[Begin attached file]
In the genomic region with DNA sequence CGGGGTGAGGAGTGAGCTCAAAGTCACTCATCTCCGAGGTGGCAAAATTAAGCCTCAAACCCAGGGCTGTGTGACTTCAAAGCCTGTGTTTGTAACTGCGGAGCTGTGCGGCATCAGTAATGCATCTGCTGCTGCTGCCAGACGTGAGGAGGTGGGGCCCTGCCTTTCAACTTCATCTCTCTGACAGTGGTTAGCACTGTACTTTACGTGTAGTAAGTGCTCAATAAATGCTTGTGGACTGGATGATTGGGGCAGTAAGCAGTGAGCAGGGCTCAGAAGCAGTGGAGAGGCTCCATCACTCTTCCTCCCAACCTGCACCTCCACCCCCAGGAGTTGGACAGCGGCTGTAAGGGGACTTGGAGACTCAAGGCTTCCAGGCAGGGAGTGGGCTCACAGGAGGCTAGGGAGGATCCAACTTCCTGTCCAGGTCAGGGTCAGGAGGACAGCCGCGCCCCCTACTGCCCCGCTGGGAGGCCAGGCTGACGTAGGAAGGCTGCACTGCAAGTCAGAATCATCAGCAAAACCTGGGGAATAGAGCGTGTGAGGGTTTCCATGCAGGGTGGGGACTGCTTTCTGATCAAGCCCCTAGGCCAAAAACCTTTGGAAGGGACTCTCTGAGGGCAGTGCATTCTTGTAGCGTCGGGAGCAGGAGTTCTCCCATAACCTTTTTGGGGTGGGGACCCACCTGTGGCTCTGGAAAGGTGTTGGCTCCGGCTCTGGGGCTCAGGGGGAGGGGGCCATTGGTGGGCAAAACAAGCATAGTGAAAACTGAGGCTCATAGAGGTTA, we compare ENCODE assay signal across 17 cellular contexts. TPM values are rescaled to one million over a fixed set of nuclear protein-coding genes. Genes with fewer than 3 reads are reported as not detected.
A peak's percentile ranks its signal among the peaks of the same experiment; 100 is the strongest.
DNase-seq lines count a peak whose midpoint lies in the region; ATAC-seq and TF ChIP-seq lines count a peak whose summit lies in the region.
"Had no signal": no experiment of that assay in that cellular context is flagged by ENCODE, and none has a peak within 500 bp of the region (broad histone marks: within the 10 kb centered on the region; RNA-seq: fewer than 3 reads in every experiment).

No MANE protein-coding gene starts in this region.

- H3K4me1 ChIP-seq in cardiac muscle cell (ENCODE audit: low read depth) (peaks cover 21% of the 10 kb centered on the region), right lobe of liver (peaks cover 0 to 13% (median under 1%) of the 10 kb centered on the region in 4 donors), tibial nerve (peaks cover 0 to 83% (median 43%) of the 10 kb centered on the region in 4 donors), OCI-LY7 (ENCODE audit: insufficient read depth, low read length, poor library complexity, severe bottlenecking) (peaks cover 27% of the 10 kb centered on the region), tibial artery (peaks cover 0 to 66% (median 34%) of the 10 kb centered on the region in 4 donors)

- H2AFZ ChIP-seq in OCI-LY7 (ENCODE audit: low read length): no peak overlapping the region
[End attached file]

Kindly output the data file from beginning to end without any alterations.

In the genomic region with DNA sequence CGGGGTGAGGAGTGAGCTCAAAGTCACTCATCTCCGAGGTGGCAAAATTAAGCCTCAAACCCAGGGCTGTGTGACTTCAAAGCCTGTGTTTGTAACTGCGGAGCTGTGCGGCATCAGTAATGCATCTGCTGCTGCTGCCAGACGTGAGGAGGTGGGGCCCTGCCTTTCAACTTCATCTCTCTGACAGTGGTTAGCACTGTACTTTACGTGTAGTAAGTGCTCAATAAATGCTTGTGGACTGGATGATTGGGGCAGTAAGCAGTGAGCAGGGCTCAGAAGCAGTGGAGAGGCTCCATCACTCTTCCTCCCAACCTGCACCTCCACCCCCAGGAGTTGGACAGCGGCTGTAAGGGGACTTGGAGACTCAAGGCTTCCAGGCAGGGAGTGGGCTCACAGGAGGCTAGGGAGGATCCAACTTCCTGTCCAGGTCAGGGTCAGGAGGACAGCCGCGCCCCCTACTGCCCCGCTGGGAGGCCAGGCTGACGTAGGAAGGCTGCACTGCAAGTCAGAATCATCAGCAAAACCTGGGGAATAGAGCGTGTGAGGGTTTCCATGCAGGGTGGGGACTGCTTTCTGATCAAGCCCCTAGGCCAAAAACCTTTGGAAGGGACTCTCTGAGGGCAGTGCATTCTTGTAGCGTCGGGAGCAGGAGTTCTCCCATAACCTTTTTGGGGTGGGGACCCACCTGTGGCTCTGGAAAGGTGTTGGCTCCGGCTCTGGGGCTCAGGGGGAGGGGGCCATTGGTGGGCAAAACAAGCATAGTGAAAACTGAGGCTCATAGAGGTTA, we compare ENCODE assay signal across 17 cellular contexts. TPM values are rescaled to one million over a fixed set of nuclear protein-coding genes. Genes with fewer than 3 reads are reported as not detected.
A peak's percentile ranks its signal among the peaks of the same experiment; 100 is the strongest.
DNase-seq lines count a peak whose midpoint lies in the region; ATAC-seq and TF ChIP-seq lines count a peak whose summit lies in the region.
"Had no signal": no experiment of that assay in that cellular context is flagged by ENCODE, and none has a peak within 500 bp of the region (broad histone marks: within the 10 kb centered on the region; RNA-seq: fewer than 3 reads in every experiment).

No MANE protein-coding gene starts in this region.

- H3K4me1 ChIP-seq in cardiac muscle cell (ENCODE audit: low read depth) (peaks cover 21% of the 10 kb centered on the region), right lobe of liver (peaks cover 0 to 13% (median under 1%) of the 10 kb centered on the region in 4 donors), tibial nerve (peaks cover 0 to 83% (median 43%) of the 10 kb centered on the region in 4 donors), OCI-LY7 (ENCODE audit: insufficient read depth, low read length, poor library complexity, severe bottlenecking) (peaks cover 27% of the 10 kb centered on the region), tibial artery (peaks cover 0 to 66% (median 34%) of the 10 kb centered on the region in 4 donors)

- H2AFZ ChIP-seq in OCI-LY7 (ENCODE audit: low read length): no peak overlapping the region